WASHINGTON — Summoning memories of his brother the slain president, Sen. Edward M. Kennedy led two generations of the First Family of Democratic politics Monday in endorsing Barack Obama for the White House, declaring, "I feel change is in the air."
Obama is a man of rare "grit and grace," Kennedy said in remarks salted with scarcely veiled criticism of the Illinois senator's chief rival for the presidential nomination, Sen. Hillary Rodham Clinton, as well as her husband, the former president.
Obama beamed as first Rhode Island Rep. Patrick Kennedy, then Caroline Kennedy and finally the country's best known liberal took turns bestowing their praise. "Today isn't just about politics for me. It's personal," Obama told a boisterous crowd packed into the American University basketball arena a few miles across town from the White House.
It was also about politics, though, and a rapidly approaching set of primaries and caucuses across more than 20 states on Feb. 5, with more than 1,600 national convention delegates at stake.
Kennedy's endorsement was ardently sought by all three of the remaining Democratic presidential contenders, and he delivered it at a pivotal time in the race. A liberal lion in his fifth decade in the Senate, the Massachusetts senator is in a position to help Obama court voting groups who so far have tilted Clinton's way. These include Hispanics, rank-and-file union workers and lower-income, older voters.
Kennedy is expected to campaign actively for Obama beginning later this week, beginning in Arizona, New Mexico and California. Caroline Kennedy, the daughter of John Kennedy, who was assassinated in 1963, will also make campaign appearances, officials said.
David Axelrod, a senior Obama adviser, said strategists also hope Kennedy can help blunt Clinton's charges that Obama's health plan would not provide coverage for all. "I don't think anybody believes that Ted Kennedy would endorse a candidate who wasn't thoroughly committed to the goal of universal health care," he said.
Clinton betrayed no disappointment at her rival's gain.
"We're all proud of the people we have endorsing us," she said in a conference call with Arizona reporters. Addressing Kennedy's criticism of politicians who pit groups against one another, she said she was "strongly in favor of getting to where our politics can be about the real issues, trying to find common ground."
So strong is the Kennedy family's hold on some Democrats that as word spread on Sunday about the elder Kennedy's plans, Clinton announced that she had the backing of Kathleen Kennedy Townsend. A daughter of Robert F. Kennedy, Townsend lost the gubernatorial election in Maryland five years ago.
In his remarks, Kennedy methodically sought to rebut many of the arguments leveled by Obama's critics.
"I know he's ready to be president on day one," Kennedy said, taking on one of Bill Clinton's frequent talking points.
"From the beginning, he opposed the war in Iraq. And let no one deny that truth," he said, an apparent reference to the former president's statement that Obama's early anti-war stance was a "fairy tale."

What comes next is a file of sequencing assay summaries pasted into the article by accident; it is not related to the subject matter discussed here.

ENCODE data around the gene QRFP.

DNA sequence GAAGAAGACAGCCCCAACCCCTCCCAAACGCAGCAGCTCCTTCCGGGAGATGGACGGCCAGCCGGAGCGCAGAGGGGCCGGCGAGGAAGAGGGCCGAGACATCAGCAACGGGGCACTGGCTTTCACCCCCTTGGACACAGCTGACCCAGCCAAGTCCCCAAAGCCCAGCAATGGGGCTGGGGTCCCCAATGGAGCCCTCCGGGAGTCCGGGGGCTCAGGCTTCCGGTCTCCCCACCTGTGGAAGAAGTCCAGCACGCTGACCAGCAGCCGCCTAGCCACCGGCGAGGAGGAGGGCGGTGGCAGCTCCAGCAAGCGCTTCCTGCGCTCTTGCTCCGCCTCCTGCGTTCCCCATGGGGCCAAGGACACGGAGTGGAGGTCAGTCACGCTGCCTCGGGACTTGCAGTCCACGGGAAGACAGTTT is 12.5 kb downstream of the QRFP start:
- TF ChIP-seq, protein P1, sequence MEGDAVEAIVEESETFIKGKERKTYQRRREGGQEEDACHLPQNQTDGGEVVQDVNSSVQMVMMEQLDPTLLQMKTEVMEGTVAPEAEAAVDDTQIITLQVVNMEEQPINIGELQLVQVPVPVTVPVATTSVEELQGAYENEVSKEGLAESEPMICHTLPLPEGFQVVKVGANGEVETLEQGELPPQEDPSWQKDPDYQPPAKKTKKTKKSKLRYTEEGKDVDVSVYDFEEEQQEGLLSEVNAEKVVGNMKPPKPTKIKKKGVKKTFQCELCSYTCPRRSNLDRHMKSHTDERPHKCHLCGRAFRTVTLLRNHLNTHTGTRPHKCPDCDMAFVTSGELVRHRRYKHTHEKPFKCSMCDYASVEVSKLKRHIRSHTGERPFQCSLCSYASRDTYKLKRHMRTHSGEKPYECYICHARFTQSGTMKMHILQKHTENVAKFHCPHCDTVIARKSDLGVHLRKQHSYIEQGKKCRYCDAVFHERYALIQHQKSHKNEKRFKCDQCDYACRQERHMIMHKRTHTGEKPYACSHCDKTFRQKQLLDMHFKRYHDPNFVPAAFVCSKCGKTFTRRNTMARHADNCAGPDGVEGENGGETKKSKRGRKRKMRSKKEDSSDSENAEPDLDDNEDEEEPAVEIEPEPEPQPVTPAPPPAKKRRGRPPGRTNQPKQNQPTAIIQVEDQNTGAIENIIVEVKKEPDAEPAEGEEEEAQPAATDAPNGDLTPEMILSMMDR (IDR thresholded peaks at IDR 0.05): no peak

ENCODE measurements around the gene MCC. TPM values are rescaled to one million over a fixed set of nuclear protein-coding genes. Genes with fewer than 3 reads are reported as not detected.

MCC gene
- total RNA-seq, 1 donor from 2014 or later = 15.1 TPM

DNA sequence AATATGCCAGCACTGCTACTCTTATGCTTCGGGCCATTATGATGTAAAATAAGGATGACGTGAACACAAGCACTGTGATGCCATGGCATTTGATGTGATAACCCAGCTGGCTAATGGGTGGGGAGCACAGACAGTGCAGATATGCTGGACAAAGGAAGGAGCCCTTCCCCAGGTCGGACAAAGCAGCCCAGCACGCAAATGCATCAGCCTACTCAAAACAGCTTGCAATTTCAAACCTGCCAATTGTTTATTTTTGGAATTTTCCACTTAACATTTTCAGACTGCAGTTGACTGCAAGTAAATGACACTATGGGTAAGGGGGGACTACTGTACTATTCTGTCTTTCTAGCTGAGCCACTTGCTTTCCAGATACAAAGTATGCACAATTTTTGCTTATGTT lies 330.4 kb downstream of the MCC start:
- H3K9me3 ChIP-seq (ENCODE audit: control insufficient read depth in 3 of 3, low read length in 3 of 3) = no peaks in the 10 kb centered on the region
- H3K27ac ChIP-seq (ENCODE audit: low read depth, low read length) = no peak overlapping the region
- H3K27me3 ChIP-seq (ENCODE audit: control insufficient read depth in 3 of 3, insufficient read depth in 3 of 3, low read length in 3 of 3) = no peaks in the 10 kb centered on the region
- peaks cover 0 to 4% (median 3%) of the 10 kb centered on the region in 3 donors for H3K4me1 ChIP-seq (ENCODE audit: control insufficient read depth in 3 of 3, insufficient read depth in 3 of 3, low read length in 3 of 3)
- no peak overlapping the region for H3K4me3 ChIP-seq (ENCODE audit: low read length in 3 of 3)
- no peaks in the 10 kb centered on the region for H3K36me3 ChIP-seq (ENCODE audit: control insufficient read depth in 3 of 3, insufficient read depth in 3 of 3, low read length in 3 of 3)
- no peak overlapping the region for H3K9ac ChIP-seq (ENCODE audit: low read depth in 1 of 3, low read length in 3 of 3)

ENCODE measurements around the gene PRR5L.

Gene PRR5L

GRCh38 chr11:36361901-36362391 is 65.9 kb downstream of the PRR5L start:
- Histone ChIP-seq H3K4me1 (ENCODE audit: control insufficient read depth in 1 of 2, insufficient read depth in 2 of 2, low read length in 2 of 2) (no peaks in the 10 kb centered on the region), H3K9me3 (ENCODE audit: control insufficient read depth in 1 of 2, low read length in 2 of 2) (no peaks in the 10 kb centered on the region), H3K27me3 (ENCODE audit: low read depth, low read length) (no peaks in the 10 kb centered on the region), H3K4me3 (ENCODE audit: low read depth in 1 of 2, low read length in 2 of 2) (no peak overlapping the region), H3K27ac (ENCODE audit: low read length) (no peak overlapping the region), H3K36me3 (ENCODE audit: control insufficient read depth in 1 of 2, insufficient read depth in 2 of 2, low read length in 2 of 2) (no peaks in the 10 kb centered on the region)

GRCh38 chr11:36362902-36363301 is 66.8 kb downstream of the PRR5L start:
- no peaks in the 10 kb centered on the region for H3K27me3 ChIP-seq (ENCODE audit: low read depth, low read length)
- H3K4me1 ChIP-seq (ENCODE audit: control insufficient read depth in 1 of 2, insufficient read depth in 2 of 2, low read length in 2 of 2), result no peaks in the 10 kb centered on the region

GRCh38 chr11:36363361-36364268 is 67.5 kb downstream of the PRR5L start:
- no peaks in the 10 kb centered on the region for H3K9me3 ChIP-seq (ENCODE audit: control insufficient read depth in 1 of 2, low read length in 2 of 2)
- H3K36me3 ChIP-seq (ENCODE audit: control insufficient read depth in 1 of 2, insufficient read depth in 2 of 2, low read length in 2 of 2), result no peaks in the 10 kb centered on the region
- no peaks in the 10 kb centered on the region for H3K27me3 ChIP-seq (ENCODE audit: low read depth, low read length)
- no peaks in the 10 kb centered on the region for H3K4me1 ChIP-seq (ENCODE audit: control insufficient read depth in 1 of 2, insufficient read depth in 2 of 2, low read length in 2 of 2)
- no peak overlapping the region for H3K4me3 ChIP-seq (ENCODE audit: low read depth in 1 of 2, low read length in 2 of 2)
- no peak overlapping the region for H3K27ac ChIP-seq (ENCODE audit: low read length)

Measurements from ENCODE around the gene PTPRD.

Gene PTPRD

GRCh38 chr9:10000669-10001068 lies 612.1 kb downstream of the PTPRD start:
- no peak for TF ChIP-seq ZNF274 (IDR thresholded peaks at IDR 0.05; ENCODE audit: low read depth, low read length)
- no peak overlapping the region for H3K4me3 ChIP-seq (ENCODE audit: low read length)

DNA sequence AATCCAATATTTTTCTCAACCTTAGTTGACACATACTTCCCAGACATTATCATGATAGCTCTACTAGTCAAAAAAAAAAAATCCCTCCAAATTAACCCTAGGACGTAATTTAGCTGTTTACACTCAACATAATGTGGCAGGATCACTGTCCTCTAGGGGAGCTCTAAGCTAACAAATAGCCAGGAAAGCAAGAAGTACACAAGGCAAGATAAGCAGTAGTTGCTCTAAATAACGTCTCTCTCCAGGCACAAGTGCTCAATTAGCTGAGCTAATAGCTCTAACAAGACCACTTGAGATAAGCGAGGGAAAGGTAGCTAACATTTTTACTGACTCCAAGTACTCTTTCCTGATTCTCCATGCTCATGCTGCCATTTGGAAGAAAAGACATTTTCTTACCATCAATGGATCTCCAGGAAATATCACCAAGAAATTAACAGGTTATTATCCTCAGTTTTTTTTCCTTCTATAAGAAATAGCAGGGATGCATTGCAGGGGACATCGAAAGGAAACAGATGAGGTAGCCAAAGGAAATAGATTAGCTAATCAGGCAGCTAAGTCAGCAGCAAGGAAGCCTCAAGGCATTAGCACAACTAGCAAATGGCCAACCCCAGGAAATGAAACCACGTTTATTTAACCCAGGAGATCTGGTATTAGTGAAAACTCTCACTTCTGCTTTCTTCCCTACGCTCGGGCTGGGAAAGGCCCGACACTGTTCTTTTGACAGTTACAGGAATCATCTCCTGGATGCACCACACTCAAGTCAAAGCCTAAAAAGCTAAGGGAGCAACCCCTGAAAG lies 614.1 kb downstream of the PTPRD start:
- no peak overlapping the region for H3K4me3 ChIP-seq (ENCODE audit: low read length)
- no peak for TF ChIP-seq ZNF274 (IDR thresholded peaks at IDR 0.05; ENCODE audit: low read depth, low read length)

"With Barack Obama, we will turn the page on the old politics of misrepresentation and distortion.
"With Barack Obama we will close the book on the old politics of race against race, gender against gender, ethnic group against ethnic group, and straight against gay," Kennedy said.
The Massachusetts senator had remained on the sideline of the presidential campaign for months, saying he was friends with Obama, Clinton and former North Carolina Sen. John Edwards, as well as several Senate colleagues who are no longer in the race.
Lately, according to several associates, Kennedy became angered with what he viewed as racially divisive comments by Bill Clinton. Nearly two weeks ago, he played a personal role in arranging a brief truce between the Clintons and Obama on the issue.
The day's political drama continued into the evening. Kennedy followed Obama into the House chamber Monday night for President Bush's State of the Union address. As Hillary Clinton and Kennedy shook hands before the speech began, Obama turned away from her.
Obama, 46, is nearly 30 years younger than Kennedy. "I was too young to remember John Kennedy, and I was just a child when Robert Kennedy ran for president," he said. "But in the stories I heard growing up, I saw how my grandparents and mother spoke about them, and about that period in our nation's life _ as a time of great hope and achievement."
Kennedy usually refers only sparingly to his assassinated brothers, John and Robert, in his public remarks, and his endorsement of Obama was cast in terms that aides said were unusually personal.
"There was another time, when another young candidate was running for president and challenging America to cross a new frontier. He faced criticism from the preceding Democratic president, who was widely respected in the party," Kennedy said, referring to Harry S. Truman.
"And John Kennedy replied, 'The world is changing. The old ways will not do. ... It is time for a new generation of leadership.'
"So it is with Barack Obama," he added.
Kennedy began by paying tribute to Sen. Clinton's advocacy for issues such as health care and women's rights. "Whoever is our nominee will have my enthusiastic support," he said.
But he quickly pivoted to a strong endorsement of Obama, who he said "has extraordinary gifts of leadership and character, matched to the extraordinary demands of this moment in history."
"I believe that a wave of change is moving across America," Kennedy said.
Rep. Patrick Kennedy, the senator's son, completed the family tableau onstage with Obama. The congressman said, "In times such as these, we need, as we had with my uncle, a leader who can inspire confidence and faith in our government. A sense that our government can be good again."